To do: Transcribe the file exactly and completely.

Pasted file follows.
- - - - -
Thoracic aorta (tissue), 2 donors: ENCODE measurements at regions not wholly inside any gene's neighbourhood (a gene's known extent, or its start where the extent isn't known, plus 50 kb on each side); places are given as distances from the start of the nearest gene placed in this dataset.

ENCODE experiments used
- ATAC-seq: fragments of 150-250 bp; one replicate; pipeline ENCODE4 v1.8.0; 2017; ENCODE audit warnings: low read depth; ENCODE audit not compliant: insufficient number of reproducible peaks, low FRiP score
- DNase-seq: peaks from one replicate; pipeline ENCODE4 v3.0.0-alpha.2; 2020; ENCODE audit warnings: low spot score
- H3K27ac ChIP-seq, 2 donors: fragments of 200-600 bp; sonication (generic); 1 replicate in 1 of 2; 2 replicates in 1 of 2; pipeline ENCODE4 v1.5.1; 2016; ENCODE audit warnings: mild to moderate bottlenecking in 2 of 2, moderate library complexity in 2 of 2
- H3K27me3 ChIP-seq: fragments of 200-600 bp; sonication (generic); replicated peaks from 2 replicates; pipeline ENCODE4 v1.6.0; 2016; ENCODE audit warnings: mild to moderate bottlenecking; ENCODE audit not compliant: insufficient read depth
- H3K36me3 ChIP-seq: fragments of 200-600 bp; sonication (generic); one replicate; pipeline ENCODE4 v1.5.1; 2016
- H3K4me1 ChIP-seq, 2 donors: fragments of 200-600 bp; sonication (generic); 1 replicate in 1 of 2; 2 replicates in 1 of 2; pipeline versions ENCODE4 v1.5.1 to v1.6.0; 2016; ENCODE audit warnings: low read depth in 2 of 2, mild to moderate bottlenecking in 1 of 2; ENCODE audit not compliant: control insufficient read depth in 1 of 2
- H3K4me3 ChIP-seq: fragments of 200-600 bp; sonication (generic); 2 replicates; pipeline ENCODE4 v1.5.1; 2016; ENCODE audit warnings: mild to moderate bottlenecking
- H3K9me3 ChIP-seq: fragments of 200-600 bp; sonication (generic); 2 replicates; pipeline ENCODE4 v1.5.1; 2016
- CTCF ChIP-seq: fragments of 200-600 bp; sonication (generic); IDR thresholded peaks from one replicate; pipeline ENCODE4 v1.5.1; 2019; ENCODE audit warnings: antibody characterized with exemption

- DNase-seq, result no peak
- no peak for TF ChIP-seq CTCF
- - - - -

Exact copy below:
Thoracic aorta (tissue), 2 donors: ENCODE measurements at regions not wholly inside any gene's neighbourhood (a gene's known extent, or its start where the extent isn't known, plus 50 kb on each side); places are given as distances from the start of the nearest gene placed in this dataset.

ENCODE experiments used
- ATAC-seq: fragments of 150-250 bp; one replicate; pipeline ENCODE4 v1.8.0; 2017; ENCODE audit warnings: low read depth; ENCODE audit not compliant: insufficient number of reproducible peaks, low FRiP score
- DNase-seq: peaks from one replicate; pipeline ENCODE4 v3.0.0-alpha.2; 2020; ENCODE audit warnings: low spot score
- H3K27ac ChIP-seq, 2 donors: fragments of 200-600 bp; sonication (generic); 1 replicate in 1 of 2; 2 replicates in 1 of 2; pipeline ENCODE4 v1.5.1; 2016; ENCODE audit warnings: mild to moderate bottlenecking in 2 of 2, moderate library complexity in 2 of 2
- H3K27me3 ChIP-seq: fragments of 200-600 bp; sonication (generic); replicated peaks from 2 replicates; pipeline ENCODE4 v1.6.0; 2016; ENCODE audit warnings: mild to moderate bottlenecking; ENCODE audit not compliant: insufficient read depth
- H3K36me3 ChIP-seq: fragments of 200-600 bp; sonication (generic); one replicate; pipeline ENCODE4 v1.5.1; 2016
- H3K4me1 ChIP-seq, 2 donors: fragments of 200-600 bp; sonication (generic); 1 replicate in 1 of 2; 2 replicates in 1 of 2; pipeline versions ENCODE4 v1.5.1 to v1.6.0; 2016; ENCODE audit warnings: low read depth in 2 of 2, mild to moderate bottlenecking in 1 of 2; ENCODE audit not compliant: control insufficient read depth in 1 of 2
- H3K4me3 ChIP-seq: fragments of 200-600 bp; sonication (generic); 2 replicates; pipeline ENCODE4 v1.5.1; 2016; ENCODE audit warnings: mild to moderate bottlenecking
- H3K9me3 ChIP-seq: fragments of 200-600 bp; sonication (generic); 2 replicates; pipeline ENCODE4 v1.5.1; 2016
- CTCF ChIP-seq: fragments of 200-600 bp; sonication (generic); IDR thresholded peaks from one replicate; pipeline ENCODE4 v1.5.1; 2019; ENCODE audit warnings: antibody characterized with exemption

- DNase-seq, result no peak
- no peak for TF ChIP-seq CTCF